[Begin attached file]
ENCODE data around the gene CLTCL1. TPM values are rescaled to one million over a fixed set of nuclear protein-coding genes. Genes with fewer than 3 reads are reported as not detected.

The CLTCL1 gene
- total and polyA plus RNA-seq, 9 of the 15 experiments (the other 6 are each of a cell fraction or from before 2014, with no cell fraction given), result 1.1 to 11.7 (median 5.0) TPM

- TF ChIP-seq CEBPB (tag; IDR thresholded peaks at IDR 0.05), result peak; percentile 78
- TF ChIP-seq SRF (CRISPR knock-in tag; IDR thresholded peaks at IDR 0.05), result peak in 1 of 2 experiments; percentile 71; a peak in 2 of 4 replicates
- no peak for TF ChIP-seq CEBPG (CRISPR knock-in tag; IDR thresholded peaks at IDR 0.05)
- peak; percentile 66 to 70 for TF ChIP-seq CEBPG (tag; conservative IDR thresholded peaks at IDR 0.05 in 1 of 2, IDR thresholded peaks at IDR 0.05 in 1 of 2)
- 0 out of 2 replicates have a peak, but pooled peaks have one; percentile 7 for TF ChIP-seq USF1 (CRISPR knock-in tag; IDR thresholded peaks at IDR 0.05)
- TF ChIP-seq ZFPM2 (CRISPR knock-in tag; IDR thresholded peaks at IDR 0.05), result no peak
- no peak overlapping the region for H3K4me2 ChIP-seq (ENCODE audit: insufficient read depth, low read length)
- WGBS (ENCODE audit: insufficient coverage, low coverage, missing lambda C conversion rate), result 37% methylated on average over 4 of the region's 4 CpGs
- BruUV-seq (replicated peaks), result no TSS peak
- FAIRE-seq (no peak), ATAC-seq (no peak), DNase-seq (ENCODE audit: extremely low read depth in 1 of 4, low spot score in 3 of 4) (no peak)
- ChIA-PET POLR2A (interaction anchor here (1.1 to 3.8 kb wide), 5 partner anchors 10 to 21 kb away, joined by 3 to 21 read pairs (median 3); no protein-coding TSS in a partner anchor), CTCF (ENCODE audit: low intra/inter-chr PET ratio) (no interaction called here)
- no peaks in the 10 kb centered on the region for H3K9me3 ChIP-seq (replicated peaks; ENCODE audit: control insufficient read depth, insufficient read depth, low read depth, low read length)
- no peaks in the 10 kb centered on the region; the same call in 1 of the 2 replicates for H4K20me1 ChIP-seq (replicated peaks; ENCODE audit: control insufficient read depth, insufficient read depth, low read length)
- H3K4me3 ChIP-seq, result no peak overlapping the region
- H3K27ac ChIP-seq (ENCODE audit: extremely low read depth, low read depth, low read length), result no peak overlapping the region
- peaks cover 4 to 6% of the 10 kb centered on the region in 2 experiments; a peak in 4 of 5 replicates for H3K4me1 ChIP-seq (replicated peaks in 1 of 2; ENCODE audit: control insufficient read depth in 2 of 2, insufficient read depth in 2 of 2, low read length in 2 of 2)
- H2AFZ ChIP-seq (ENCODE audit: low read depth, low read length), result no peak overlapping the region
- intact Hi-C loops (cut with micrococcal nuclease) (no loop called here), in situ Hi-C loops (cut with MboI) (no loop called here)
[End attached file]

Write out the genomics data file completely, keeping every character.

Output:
ENCODE data around the gene CLTCL1. TPM values are rescaled to one million over a fixed set of nuclear protein-coding genes. Genes with fewer than 3 reads are reported as not detected.

The CLTCL1 gene
- total and polyA plus RNA-seq, 9 of the 15 experiments (the other 6 are each of a cell fraction or from before 2014, with no cell fraction given), result 1.1 to 11.7 (median 5.0) TPM

- TF ChIP-seq CEBPB (tag; IDR thresholded peaks at IDR 0.05), result peak; percentile 78
- TF ChIP-seq SRF (CRISPR knock-in tag; IDR thresholded peaks at IDR 0.05), result peak in 1 of 2 experiments; percentile 71; a peak in 2 of 4 replicates
- no peak for TF ChIP-seq CEBPG (CRISPR knock-in tag; IDR thresholded peaks at IDR 0.05)
- peak; percentile 66 to 70 for TF ChIP-seq CEBPG (tag; conservative IDR thresholded peaks at IDR 0.05 in 1 of 2, IDR thresholded peaks at IDR 0.05 in 1 of 2)
- 0 out of 2 replicates have a peak, but pooled peaks have one; percentile 7 for TF ChIP-seq USF1 (CRISPR knock-in tag; IDR thresholded peaks at IDR 0.05)
- TF ChIP-seq ZFPM2 (CRISPR knock-in tag; IDR thresholded peaks at IDR 0.05), result no peak
- no peak overlapping the region for H3K4me2 ChIP-seq (ENCODE audit: insufficient read depth, low read length)
- WGBS (ENCODE audit: insufficient coverage, low coverage, missing lambda C conversion rate), result 37% methylated on average over 4 of the region's 4 CpGs
- BruUV-seq (replicated peaks), result no TSS peak
- FAIRE-seq (no peak), ATAC-seq (no peak), DNase-seq (ENCODE audit: extremely low read depth in 1 of 4, low spot score in 3 of 4) (no peak)
- ChIA-PET POLR2A (interaction anchor here (1.1 to 3.8 kb wide), 5 partner anchors 10 to 21 kb away, joined by 3 to 21 read pairs (median 3); no protein-coding TSS in a partner anchor), CTCF (ENCODE audit: low intra/inter-chr PET ratio) (no interaction called here)
- no peaks in the 10 kb centered on the region for H3K9me3 ChIP-seq (replicated peaks; ENCODE audit: control insufficient read depth, insufficient read depth, low read depth, low read length)
- no peaks in the 10 kb centered on the region; the same call in 1 of the 2 replicates for H4K20me1 ChIP-seq (replicated peaks; ENCODE audit: control insufficient read depth, insufficient read depth, low read length)
- H3K4me3 ChIP-seq, result no peak overlapping the region
- H3K27ac ChIP-seq (ENCODE audit: extremely low read depth, low read depth, low read length), result no peak overlapping the region
- peaks cover 4 to 6% of the 10 kb centered on the region in 2 experiments; a peak in 4 of 5 replicates for H3K4me1 ChIP-seq (replicated peaks in 1 of 2; ENCODE audit: control insufficient read depth in 2 of 2, insufficient read depth in 2 of 2, low read length in 2 of 2)
- H2AFZ ChIP-seq (ENCODE audit: low read depth, low read length), result no peak overlapping the region
- intact Hi-C loops (cut with micrococcal nuclease) (no loop called here), in situ Hi-C loops (cut with MboI) (no loop called here)